High resection rates of colorectal liver metastases after standardized follow-up and multimodal management: an outcome study within the COLOFOL trial

Peter Scherman, Pernilla Hansdotter, Erik Holmberg, Frank Viborg Mortensen, Sune H. Petersen, Magnus Rizell, Peter Naredi, Ingvar Syk, COLOFOL Study Group

Research output: Contribution to journalArticlepeer-review

Abstract

Background: Outcome after colorectal liver metastases (CRLM) resection has improved over time, despite increased resection rates. Hence, it's crucial to identify all patients possible to treat with curative intent. The objectives of this study were to map recurrence pattern, treatment strategy and survival depending on treatment and follow-up strategy. Methods: In the COLOFOL-trial, patients with radically resected stage II-III colorectal cancer were randomized to high-frequency (6, 12, 18, 24 and 36 months; HF) or low-frequency (12 and 36 months; LF) follow-up. In this study, all CRLM within 5 years were identified and medical files scrutinized. Overall survival (OS) was analysed in uni- and multivariable analyses. Primary endpoint was 5-year OS. Results: Of 2442 patients, 235 (9.6%) developed metachronous CRLM of which 123 (52.3%) underwent treatment with curative intent, resulting in 5-year OS of 58%. Five-year OS for patients with CRLM was 43% after HF versus 24% after LF. The survival benefit was confirmed for HF 8 years from resection of the primary tumour, HR 0.63 (CI 0.46–0.85). Conclusion: A high proportion of metachronous CRLM was possible to treat with curative intent, yielding high survival rates. More intense follow-up after colorectal cancer resection might be of value in high-risk patients.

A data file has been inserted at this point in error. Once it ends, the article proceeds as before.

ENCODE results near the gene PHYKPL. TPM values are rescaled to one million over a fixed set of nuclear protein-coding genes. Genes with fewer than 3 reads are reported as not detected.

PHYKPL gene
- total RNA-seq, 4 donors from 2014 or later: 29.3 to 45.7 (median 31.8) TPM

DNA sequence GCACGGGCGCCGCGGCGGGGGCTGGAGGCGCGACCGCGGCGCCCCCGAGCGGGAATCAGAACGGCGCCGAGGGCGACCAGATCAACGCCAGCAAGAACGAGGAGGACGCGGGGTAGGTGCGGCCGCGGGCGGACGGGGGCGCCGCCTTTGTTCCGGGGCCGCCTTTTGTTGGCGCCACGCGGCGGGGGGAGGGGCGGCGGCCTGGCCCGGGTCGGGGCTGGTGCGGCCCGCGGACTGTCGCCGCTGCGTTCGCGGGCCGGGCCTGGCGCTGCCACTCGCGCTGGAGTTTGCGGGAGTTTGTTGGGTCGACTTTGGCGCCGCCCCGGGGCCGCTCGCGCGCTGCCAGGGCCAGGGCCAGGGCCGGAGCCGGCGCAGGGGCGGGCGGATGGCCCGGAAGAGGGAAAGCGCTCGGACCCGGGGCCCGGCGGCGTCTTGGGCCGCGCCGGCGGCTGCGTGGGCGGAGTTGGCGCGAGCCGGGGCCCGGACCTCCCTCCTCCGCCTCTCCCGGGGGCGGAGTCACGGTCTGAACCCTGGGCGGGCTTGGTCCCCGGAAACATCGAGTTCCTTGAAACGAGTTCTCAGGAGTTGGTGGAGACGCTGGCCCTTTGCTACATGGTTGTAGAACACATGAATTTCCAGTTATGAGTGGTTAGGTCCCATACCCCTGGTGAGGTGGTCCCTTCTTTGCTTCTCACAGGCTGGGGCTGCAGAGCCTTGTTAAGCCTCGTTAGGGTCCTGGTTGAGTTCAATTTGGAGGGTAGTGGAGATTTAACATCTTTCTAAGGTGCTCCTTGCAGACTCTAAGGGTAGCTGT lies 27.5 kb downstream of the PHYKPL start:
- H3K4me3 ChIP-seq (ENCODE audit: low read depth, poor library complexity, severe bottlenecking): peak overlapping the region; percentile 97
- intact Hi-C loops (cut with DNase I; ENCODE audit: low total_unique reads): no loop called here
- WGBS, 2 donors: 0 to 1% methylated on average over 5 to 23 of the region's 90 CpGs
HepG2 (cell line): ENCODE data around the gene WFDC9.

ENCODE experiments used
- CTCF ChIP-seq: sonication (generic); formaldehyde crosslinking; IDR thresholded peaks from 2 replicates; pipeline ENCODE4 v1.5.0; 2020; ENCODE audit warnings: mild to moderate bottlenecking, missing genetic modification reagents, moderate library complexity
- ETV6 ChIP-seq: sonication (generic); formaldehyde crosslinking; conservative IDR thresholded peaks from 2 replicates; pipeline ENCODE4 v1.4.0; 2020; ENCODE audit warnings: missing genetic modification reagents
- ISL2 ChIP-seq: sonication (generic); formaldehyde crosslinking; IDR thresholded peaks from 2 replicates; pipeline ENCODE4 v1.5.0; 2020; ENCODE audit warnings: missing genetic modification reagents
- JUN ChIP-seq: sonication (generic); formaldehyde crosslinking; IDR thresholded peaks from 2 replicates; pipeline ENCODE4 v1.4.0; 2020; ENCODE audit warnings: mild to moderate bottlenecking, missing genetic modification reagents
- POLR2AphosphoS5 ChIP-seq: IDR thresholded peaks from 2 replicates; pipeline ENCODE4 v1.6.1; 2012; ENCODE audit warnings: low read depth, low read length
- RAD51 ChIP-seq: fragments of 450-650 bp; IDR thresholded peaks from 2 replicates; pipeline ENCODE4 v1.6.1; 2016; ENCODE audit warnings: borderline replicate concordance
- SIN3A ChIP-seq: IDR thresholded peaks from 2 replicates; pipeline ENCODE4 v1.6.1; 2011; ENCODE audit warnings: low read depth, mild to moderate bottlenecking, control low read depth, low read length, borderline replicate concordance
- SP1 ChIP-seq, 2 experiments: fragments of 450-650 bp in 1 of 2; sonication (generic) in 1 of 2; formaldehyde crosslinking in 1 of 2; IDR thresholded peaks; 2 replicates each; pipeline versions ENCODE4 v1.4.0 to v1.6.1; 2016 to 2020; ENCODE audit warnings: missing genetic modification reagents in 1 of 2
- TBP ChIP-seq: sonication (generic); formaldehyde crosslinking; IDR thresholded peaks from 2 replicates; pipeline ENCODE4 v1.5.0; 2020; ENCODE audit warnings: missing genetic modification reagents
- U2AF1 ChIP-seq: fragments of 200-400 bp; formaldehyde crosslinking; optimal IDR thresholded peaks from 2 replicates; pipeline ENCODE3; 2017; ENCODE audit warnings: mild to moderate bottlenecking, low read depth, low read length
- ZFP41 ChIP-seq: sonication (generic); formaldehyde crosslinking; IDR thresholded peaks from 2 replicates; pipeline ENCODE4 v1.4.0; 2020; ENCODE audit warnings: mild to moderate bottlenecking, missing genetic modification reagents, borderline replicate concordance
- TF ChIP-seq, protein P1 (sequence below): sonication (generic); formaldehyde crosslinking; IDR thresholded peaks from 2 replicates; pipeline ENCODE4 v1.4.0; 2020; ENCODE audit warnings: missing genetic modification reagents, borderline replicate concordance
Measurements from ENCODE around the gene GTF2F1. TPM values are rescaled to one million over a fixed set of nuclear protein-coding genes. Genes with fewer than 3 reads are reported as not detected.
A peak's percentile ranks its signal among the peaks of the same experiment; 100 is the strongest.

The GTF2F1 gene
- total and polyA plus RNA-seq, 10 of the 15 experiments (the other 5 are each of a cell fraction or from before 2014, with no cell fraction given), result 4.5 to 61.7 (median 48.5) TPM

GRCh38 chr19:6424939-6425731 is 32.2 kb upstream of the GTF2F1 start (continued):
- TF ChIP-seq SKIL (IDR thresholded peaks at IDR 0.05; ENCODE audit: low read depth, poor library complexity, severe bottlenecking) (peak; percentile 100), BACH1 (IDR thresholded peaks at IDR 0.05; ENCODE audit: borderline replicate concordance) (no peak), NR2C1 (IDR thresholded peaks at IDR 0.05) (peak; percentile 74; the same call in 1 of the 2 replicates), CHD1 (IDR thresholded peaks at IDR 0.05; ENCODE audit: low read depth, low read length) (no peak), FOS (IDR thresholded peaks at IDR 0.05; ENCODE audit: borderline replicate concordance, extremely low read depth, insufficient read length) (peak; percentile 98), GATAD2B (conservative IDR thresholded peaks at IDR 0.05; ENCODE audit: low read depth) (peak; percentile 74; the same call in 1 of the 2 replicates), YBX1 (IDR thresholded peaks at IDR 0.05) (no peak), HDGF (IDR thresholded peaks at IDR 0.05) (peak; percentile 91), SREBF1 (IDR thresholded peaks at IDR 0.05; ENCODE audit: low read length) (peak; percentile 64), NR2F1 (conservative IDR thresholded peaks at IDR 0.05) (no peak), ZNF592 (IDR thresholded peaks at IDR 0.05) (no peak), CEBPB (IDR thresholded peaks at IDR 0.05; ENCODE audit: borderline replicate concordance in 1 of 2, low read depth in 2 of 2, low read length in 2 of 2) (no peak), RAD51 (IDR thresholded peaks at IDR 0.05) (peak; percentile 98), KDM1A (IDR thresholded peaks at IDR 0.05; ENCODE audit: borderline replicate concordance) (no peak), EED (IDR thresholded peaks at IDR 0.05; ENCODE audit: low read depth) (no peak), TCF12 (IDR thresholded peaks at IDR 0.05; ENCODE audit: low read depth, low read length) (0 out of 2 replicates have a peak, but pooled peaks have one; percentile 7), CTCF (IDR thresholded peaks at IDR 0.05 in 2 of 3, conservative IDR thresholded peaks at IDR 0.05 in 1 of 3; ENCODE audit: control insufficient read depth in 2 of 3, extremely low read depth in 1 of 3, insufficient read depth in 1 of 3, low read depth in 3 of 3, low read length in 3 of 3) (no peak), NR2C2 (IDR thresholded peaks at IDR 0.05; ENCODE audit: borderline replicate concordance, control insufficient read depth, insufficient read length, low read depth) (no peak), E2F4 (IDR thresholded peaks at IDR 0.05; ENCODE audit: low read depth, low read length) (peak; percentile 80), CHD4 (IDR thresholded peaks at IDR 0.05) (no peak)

Original languageEnglish
Pages (from-to)766-774
JournalHPB
Volume25
Issue number7
Early online date2023
DOIs
Publication statusPublished - 2023

Subject classification (UKÄ)

  • Cancer and Oncology

Fingerprint

Dive into the research topics of 'High resection rates of colorectal liver metastases after standardized follow-up and multimodal management: an outcome study within the COLOFOL trial'. Together they form a unique fingerprint.

Cite this